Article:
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Old 03-11-2012, 05:37   #16
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Re: New to Live aboard life. Looking into it.

Matt, If you're looking for a useful book I would suggest Nigel Caulder's "Boatowner's Mechanical and Electrical Manual". If you're considering instruction I would recommend the course offered for very low cost by the local USCG Auxiliary Power Squadron usually at local community or adult education centers. Most of those that are prone to seasickness don't find it a problem while the boat is moored or in a slip. 'keep us informed of your adventures.
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Old 03-11-2012, 06:26   #17
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Re: New to Live aboard life. Looking into it.

I think OP needs to first decide whether the boat is to be purely a liveaboard or is intended to also be sailable - or to be used later as a means for voyages to distant lands......plusses and minuses to all approaches.

Living in a floating house is not that difficult - mostly centred around making sure it does not sink! the trickier part comes when dealing with a boat that goes sailing to places - but fortunately not rocket science.

But the good news is that OP sounds like he has the income to pay for some learning curve! - my advice is to look at the first boat you buy as a learning tool, and don't pour all your dreams and cash into her from the getgo.
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Old 03-11-2012, 07:11   #18
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Re: New to Live aboard life. Looking into it.

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I'm not saying, "Nay". I'm saying don't buy a boat to move aboard when you have never been on a boat. Join a sailing club; charter; take a boat ride on a fishing charter; rent a skiff; cross a river on a ferry. I don't have a memory in my life at an age when I had never been on a boat. I would think it would be well advised to have a little experrience on a boat before the commitment, Please don't interpret my response as a naysayer. On the contrary, do it!...but don't just fall into it totally unaware.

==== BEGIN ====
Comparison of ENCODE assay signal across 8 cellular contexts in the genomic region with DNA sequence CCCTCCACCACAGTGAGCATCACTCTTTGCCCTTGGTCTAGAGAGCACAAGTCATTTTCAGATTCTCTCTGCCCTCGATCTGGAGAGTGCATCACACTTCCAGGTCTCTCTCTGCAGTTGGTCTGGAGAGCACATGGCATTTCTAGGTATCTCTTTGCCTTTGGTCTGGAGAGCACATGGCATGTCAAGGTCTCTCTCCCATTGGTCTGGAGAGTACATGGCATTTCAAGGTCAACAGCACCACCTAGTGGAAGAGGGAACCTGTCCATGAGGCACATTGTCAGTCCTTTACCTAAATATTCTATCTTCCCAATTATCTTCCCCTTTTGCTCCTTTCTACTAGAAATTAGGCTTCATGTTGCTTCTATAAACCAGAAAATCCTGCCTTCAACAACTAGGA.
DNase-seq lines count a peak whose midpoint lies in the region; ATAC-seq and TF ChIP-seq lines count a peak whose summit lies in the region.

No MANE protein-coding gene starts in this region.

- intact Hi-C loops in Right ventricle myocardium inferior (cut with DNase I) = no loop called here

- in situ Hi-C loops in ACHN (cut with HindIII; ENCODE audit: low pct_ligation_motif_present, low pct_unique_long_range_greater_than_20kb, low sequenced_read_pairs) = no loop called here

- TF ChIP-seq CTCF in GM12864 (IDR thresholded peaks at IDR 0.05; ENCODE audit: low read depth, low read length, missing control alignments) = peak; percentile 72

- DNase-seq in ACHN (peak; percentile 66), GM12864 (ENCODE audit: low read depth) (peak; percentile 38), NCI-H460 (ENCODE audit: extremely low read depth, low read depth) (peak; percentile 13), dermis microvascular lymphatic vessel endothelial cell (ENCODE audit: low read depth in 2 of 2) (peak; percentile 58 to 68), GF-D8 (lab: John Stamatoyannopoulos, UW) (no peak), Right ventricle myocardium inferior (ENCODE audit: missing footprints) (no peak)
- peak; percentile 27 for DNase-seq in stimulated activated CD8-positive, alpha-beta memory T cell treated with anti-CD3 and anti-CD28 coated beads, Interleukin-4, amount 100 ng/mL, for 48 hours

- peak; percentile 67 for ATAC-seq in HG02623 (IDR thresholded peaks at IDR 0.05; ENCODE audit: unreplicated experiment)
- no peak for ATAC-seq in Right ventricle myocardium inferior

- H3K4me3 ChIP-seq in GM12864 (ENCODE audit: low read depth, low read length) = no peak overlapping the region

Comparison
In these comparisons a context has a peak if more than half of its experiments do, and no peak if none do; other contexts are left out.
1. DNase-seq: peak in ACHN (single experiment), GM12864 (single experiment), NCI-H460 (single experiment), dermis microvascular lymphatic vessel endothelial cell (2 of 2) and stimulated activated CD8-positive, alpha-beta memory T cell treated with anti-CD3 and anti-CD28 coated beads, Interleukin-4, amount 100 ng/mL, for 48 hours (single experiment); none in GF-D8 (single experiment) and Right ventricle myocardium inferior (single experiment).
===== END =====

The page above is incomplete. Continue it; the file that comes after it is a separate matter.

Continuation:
A few months ago we met an older German couple, who was moored on the Suriname River, here in South America. This guy was an aluminum welder. He just bought the drawings of a Reinke 12M, started to weld and when the boat was almost finished, he and his wife took a few sailing lessons. He didn't even finish the course. With the mast in horizontal position they motored from Germany to the Mediteranean and started sailing. Now, three years later, they have done the Med and crossed the Atlantic. And they are just doing fine. Relaxed people.
You know, that is just how certain people do things in life. They get an idea and act. And learn while they are doing their thing. So please give AlmostSailingMatt some space.
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Old 03-11-2012, 15:26   #19
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Re: New to Live aboard life. Looking into it.

I am new to this Forum and having raced smaller boats in the past, I am ready for a larger boat. I want to get into the cruising lifestyle and have looked at boats in the 40 foot range. It is only 2 of us and about $150,000 to spend. I am looking for advice on Make, size and equiptment needed.
Thanks for any help out there!
~WP
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Old 03-11-2012, 16:15   #20
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Re: New to Live aboard life. Looking into it.

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........................ So please give AlmostSailingMatt some space.